I don't know about you, but I've noticed some very generic-sounding pitches lately. Generic as in...do they sell 'em cheap at Wal-mart or something?
They often go something like this:
When a dramatic accident occurs, the once-ordinary Mary Sue is thrust from her normal teenage life into a strange new world of danger. Her entire life is turned upside down. Suddenly, she must learn to cope with her newfound powers just to stay alive.
But that's not all. Mary Sue finds out that her powers are about more than just herself...they can save the world. When an evil organization tries to destroy everything that is important to her, every belief she has is thrown into chaos. She is faced with an epic choice that has dire consequences, and her decision may just affect everything.
In this tale of action, suspense, and fate, can Mary Sue accept her final destiny before it's too late?
Ugh. That's horrible, don't you agree? It's so vague. After reading this, you still have absolutely no idea whatsoever what on earth this book is about. It doesn't say anything.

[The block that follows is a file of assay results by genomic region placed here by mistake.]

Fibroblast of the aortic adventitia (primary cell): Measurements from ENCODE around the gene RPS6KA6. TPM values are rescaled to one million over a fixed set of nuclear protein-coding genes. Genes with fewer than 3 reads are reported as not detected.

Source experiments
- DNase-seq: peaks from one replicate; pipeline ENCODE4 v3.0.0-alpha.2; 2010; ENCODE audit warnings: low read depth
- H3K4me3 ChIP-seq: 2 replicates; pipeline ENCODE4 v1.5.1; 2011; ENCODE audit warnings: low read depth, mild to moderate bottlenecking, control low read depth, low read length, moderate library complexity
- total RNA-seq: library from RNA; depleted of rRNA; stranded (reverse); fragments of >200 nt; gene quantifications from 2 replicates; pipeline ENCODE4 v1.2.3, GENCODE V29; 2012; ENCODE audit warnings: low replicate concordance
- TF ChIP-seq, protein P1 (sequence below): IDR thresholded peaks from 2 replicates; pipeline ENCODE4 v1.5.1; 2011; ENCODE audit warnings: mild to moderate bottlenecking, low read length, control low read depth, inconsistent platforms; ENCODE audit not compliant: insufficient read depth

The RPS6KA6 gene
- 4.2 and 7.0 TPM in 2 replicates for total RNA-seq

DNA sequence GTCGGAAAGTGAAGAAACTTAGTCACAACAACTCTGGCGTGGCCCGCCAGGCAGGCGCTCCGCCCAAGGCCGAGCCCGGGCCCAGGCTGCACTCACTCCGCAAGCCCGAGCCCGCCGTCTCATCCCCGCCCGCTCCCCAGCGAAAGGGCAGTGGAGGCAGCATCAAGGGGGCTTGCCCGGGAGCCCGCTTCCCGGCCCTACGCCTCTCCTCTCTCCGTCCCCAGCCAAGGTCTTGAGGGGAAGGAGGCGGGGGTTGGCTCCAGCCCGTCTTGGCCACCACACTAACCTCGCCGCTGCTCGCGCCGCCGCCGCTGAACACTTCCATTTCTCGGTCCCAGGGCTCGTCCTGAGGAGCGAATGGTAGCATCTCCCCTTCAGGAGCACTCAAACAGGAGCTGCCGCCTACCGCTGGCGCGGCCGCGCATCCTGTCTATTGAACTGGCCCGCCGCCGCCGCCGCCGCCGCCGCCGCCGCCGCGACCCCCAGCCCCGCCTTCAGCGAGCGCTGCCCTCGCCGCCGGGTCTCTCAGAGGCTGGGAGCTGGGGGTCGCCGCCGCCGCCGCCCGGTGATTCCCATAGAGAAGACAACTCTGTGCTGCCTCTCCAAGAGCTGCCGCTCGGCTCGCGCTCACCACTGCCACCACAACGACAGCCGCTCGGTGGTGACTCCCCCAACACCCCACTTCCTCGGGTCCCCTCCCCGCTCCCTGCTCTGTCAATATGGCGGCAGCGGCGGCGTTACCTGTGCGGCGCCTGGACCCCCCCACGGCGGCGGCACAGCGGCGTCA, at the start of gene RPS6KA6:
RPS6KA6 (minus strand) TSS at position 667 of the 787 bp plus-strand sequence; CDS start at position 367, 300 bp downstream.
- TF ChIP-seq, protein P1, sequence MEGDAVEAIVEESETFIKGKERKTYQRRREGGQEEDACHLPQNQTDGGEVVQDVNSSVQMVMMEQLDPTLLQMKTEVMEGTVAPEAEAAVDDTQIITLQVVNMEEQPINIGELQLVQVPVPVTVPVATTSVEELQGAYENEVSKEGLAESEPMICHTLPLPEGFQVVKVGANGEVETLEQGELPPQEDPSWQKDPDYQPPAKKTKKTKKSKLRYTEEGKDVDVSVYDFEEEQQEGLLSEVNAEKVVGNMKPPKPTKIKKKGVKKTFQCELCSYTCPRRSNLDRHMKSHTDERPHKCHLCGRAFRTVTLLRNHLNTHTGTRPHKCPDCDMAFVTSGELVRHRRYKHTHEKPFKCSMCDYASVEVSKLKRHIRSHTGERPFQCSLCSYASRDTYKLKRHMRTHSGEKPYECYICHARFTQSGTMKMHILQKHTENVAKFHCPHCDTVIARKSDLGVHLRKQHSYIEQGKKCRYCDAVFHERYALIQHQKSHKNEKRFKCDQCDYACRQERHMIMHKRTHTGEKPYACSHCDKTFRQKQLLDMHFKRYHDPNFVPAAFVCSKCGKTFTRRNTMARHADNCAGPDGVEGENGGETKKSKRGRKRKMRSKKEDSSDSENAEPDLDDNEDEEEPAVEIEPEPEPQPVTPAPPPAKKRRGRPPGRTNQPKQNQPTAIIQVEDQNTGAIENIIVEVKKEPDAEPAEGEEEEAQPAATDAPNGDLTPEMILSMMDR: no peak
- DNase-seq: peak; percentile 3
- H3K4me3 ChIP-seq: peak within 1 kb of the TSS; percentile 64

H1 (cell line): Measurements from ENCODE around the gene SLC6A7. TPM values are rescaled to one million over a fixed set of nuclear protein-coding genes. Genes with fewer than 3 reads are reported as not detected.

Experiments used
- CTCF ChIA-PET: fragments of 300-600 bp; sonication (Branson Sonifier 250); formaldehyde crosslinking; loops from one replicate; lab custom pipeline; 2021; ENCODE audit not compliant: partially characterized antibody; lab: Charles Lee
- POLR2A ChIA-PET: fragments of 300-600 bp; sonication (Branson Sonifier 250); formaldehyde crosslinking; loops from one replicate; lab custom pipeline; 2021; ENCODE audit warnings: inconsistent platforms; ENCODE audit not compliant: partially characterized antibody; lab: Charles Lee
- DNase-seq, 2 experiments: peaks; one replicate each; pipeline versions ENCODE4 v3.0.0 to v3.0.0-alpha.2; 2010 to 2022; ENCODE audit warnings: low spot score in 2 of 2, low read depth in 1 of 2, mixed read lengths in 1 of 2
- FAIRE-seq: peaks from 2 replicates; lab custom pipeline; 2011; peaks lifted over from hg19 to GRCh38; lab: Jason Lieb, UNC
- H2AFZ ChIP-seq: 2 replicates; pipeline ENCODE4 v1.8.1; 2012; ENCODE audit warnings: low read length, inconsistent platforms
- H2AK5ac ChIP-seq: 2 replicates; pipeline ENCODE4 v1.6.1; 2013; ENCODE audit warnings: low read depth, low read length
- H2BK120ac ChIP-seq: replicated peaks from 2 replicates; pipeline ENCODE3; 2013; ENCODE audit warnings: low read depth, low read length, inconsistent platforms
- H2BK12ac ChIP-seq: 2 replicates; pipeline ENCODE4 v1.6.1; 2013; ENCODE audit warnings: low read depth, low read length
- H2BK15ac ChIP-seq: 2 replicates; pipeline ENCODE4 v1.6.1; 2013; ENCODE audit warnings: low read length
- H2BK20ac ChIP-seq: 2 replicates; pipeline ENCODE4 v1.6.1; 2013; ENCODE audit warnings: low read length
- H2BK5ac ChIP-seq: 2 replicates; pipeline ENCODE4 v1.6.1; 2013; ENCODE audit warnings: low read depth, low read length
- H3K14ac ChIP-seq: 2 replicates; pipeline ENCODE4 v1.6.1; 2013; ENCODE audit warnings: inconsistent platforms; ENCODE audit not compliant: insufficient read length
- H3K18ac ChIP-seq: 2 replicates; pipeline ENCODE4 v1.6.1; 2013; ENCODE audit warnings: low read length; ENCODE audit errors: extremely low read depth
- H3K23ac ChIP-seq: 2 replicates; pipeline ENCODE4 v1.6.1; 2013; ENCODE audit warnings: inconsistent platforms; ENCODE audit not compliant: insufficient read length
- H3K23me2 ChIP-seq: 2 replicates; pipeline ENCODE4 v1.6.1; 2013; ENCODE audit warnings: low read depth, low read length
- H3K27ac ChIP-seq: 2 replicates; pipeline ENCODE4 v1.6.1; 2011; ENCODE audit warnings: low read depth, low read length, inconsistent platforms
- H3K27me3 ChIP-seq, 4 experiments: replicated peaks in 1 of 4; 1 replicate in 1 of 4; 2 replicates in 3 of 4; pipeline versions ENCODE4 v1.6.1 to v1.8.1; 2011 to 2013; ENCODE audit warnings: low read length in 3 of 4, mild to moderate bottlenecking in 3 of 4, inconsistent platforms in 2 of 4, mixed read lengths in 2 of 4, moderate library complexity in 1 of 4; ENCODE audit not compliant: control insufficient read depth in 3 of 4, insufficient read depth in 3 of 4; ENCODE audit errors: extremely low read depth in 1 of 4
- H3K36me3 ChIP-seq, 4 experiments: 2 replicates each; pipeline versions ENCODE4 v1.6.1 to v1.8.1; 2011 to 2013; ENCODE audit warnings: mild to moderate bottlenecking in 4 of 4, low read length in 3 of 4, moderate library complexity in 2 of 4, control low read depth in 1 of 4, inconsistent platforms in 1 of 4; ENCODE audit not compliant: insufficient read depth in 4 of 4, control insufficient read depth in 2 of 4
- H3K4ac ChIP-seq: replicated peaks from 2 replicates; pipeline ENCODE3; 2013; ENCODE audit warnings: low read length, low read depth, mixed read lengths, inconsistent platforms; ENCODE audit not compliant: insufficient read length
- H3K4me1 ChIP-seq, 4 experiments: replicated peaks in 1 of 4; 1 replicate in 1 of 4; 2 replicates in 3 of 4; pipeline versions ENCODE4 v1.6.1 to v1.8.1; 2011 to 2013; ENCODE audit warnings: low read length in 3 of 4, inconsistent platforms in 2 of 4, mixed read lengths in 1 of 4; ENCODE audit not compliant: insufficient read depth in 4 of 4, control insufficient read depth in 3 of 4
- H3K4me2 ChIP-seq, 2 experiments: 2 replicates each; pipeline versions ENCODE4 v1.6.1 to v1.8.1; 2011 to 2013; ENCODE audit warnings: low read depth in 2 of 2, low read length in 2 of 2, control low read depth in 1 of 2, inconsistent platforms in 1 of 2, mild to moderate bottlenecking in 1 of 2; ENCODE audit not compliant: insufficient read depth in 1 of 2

Also notice the loaded adjectives. Dire consequences, new dangerous world, life turned upside-down, bla bla bla. That could be anything, people! It's so unoriginal.
This book would also have some sort of generic review on the back:
"This is amazing! I couldn't put it down! A page-turner!" -some author that was probably paid to say that
Ugh, ugh, ugh. Remember this when you're writing your pitch, please. PLEASE! For your sake, and others' as well. Don't give dull, ambiguous phrases like that. Your book is about something specific, so make your pitch specific, too!
And please, please, please don't use the I'm-an-ordinary-teenager-so-normal-that-I'm-just-so-incredibly-average-that-average-is-my-middle-name. No. Kill me now. I actually wrote an entire blog post on the subject.